disenfranchise

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disenfranchise

verb To deprive of a right or entitlement.
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References in periodicals archive ?
25, 1908, at 1 (quoting Congressman Hardwick explaining approvingly how proposed constitutional provisions in Georgia would have the effect of disfranchising all African Americans).
See, e.g., Double Tracking Southern, CHARLOTTE DAILY OBSERVER (Charlotte, N.C.), May 30, 1903, at 1 (noting that the Supreme Court's decision in Giles "has not ended the fight to test the validity of those disfranchising laws directed at the ignorant blacks in the South."); Giles Has Another Chance, WORLD-HERALD (Omaha, Neb.), May 30, 1903, at 3; Negro Suffrage Case, COLORED AM.
Long after Mills, Southern disfranchising conventions worried expressely about whether their work would survive challenge under the Reconstruction Amendments; suffrage provisions were self-consciously crafted to minimize the risk, perceived as real, that the federal courts would invalidate them.
In The Canon, I sought to document how recent and fragile the white electoral majorities were that approved disfranchisement in a border state like North Carolina, and how even in the deepest South, the disfranchising constitution of Alabama was adopted by a thin, nominal majority itself made possible only by overwhelming fraud.
But while the convention was debating ratification, the popular vote in Alabama took place; as described in The Canon, the Alabama disfranchising constitution was rejected in the white counties and adopted only because it won overwhelming--and obviously fraudulently--majorities in the black counties.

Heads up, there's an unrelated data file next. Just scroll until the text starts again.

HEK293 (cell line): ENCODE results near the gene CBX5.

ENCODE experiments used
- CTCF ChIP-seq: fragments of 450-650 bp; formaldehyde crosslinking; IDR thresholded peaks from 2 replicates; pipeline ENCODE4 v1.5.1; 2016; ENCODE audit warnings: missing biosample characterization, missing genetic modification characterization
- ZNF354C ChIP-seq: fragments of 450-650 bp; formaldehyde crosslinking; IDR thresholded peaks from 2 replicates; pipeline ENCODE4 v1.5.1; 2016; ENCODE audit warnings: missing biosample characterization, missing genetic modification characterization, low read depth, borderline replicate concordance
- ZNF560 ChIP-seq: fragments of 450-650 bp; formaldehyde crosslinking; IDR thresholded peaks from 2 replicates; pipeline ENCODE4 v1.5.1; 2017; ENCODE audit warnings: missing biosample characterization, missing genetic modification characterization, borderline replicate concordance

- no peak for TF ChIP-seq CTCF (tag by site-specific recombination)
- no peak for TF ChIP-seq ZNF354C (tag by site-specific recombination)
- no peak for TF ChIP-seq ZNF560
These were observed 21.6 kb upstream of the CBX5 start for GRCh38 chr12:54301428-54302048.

I will not belabor the point by going through the record in other disfranchising states.
Much of Alabama's history consisted of struggles for political domination between northern Alabama and the Black-Belt counties in south central Alabama.(76) The disfranchising constitution was approved with only 57% of the vote (a margin of 26,879 votes), and the total vote was against it in 54 of the state's 66 counties.(77) As in most southern states, the constitution was a product, not of a united white majority, but of a faction of conservative Democratic Party elites; they were resisted tooth and nail by Republicans, remaining Populists, and Democrats who favored more popular control over politics.
(12.) In the odd context of an appeal from a murder conviction, the disfranchising provisions of the 1890 Mississippi Constitution had been brought to the Court in Williams v.
(73.) This is from the Alabama Constitutional Convention, but similar statements were widespread across Southern disfranchising states.